- The first thing to look for (as I assume we are talking about bootlegs that look pretty real, rather than ones where, on first glance, you can tell the quality is shoddy) is any non-Japanese text, such as Chinese, Korean, Thai, etc. While there are figures officially-licensed for production and sales outside of Japan, most bootlegs are also produced outside of Japan. If you see non-Japanese text, be wary.
- Next, locate the logo of the series and a copyright (such as the copyright symbol © or the trademark letters "TM"). This might be printed directly on the box, might be embossed into the cardboard of the box, and/or there might be a gold-foil sticker.
- Carefully check the font of the lettering. Some official Japanese figure boxes have English on them, but it follows a pattern, so that is a reason to familiarize yourself with what words/phrases/font the manufacturer uses for its printing. Seeing the name of the series or character typed in another font than the company usually uses should be a red flag.
- Japanese companies are very meticulous about packaging, so if the box looks like 1) the art doesn't quite line up with the box edges, 2) the art is slightly blurry, and/or 3) the colors are too harsh, it probably is fake. In other words, a bootleg package might be created by taking a digital photograph or scan of the original box and printing a copy, so it might lose crispness in the reproduction process.
- Something to be aware of is that Japanese high-quality models (garage kits) are usually sold unpainted (the body comes in pieces that must be assembled and is cream-colored or light gray [paints must be purchased separately]); generally, if you are looking at something that is painted or colored plastic, either 1) it was an unpainted model that someone painted and is selling their painted version (a model painted by someone else is not mint condition, yet it often has a high price tag to pay the artist for their time and skill in painting it for you. This is a valid option of something to buy, but pay attention to whether the paint colors used accurately match the colors from the real series; some artists use their creative license and change details in the paint job), 2) it is a plastic figure produced as such by the company (the plastic sort are usually cheaper in price than the top quality line of models. One type is the posable, jointed limb plastic models. Another type are lower-quality figures marketed toward kids with pricing that parents, rather than serious collectors, would be willing to buy), or 3) it is a bootleg.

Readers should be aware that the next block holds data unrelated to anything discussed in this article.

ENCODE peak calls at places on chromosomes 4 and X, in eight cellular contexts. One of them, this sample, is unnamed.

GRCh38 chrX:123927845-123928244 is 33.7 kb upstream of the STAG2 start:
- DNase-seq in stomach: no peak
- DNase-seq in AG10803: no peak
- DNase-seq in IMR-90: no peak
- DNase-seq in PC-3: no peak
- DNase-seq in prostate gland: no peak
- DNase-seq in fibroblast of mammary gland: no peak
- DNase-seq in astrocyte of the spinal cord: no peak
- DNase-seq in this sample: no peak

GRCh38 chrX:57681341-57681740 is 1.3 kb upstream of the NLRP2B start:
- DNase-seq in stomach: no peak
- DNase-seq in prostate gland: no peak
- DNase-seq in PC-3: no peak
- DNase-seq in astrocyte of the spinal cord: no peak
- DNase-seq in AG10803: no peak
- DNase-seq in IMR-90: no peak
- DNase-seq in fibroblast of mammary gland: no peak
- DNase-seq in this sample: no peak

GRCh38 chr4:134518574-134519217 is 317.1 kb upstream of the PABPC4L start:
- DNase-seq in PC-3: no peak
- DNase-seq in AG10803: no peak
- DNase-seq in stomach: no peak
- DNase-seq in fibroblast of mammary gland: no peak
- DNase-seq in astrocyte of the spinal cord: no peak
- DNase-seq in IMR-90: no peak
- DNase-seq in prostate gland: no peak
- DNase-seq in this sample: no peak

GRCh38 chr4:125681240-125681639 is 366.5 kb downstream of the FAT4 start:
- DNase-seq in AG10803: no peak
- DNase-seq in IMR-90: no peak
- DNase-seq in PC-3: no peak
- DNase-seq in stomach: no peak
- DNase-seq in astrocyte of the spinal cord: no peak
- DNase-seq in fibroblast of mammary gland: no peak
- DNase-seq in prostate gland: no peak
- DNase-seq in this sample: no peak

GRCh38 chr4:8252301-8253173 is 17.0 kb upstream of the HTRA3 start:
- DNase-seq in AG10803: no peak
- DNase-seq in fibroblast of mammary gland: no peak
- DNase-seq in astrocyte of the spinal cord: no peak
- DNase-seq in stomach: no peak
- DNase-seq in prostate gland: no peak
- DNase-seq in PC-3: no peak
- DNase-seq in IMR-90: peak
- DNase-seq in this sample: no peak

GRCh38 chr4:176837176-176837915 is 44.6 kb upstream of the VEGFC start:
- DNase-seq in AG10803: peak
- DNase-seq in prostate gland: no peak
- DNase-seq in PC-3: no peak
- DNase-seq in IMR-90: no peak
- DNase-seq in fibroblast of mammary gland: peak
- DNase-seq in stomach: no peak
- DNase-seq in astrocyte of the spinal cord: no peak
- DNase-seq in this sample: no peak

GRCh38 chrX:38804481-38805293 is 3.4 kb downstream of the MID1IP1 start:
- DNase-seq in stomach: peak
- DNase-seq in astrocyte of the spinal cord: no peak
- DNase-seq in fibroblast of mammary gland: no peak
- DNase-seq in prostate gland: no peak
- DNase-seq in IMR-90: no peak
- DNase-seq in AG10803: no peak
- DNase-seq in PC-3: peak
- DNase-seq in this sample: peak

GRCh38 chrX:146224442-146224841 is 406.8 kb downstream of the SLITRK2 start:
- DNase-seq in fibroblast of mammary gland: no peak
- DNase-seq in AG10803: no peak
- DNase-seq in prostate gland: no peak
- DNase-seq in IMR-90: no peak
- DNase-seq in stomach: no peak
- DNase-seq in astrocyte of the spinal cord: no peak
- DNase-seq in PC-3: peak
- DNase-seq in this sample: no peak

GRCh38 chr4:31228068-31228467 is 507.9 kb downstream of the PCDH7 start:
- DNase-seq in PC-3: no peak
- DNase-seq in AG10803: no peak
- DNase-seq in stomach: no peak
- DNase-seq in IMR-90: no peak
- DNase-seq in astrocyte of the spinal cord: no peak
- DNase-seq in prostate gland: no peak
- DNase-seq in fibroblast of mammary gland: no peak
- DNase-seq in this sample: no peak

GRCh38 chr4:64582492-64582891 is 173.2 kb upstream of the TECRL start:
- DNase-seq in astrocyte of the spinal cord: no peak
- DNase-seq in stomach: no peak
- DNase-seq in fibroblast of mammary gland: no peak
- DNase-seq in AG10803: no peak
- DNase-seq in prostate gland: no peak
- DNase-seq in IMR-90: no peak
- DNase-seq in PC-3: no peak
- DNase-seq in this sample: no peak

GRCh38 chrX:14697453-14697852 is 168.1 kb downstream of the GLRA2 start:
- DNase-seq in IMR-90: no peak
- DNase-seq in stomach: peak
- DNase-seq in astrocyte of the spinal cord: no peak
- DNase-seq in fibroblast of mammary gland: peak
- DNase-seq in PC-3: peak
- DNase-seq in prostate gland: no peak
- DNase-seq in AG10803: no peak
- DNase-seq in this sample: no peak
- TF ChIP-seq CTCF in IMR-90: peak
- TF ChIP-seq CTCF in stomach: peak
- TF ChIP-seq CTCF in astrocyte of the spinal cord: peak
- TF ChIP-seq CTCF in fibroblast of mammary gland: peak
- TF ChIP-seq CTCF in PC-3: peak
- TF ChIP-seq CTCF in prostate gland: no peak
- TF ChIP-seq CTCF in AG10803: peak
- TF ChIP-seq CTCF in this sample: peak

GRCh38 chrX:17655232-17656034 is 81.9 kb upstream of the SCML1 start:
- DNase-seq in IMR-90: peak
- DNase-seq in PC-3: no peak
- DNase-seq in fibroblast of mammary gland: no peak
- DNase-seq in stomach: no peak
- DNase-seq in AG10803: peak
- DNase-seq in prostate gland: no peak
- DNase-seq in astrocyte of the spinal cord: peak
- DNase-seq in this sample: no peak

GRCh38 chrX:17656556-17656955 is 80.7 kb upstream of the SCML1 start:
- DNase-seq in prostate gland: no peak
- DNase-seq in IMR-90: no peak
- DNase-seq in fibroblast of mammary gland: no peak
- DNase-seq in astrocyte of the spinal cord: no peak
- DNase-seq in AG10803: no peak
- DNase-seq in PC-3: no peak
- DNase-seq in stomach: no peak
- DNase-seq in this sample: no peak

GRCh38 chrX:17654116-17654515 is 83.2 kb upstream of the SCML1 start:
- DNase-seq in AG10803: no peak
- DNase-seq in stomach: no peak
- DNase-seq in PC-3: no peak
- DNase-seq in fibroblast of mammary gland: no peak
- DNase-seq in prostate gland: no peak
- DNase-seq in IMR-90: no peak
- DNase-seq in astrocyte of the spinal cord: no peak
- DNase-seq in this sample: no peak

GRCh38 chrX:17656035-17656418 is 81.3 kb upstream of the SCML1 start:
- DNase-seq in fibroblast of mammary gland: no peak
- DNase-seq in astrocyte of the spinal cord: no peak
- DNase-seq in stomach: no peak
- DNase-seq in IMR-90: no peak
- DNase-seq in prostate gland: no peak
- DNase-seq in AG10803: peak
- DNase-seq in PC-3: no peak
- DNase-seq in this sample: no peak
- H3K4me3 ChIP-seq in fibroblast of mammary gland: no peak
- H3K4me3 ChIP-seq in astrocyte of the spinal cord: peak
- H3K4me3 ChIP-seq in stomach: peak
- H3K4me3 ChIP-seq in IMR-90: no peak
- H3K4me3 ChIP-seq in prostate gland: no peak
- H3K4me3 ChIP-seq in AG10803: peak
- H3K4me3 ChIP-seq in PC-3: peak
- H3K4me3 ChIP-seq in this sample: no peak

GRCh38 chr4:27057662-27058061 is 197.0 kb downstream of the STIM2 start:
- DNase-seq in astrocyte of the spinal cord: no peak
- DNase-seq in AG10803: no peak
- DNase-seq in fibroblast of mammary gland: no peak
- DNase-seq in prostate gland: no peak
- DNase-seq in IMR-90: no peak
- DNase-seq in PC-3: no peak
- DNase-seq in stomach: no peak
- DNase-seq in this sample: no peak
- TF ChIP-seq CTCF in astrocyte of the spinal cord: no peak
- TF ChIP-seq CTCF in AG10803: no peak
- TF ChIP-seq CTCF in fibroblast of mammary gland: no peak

As an example, here's a helpful review of a Sailor Saturn figure posted on MyFigureCollection.net and the corresponding article "Identifying SHFiguarts Sailor Moon Series Bootlegs" at the fansite Sailor Moon Collection.
An official figure box (the Toei animation gold sticker, the real logo ["Sailormoon World" is the official logo created for the 20th anniversary merchandise, not one of the original TV series official logos], the copyright info at the bottom edge, standard pattern to the lettering font):
What a garage kit figure looks like pre-painted (cream-colored pieces):
What a garage kit figure looks like after being painted by someone: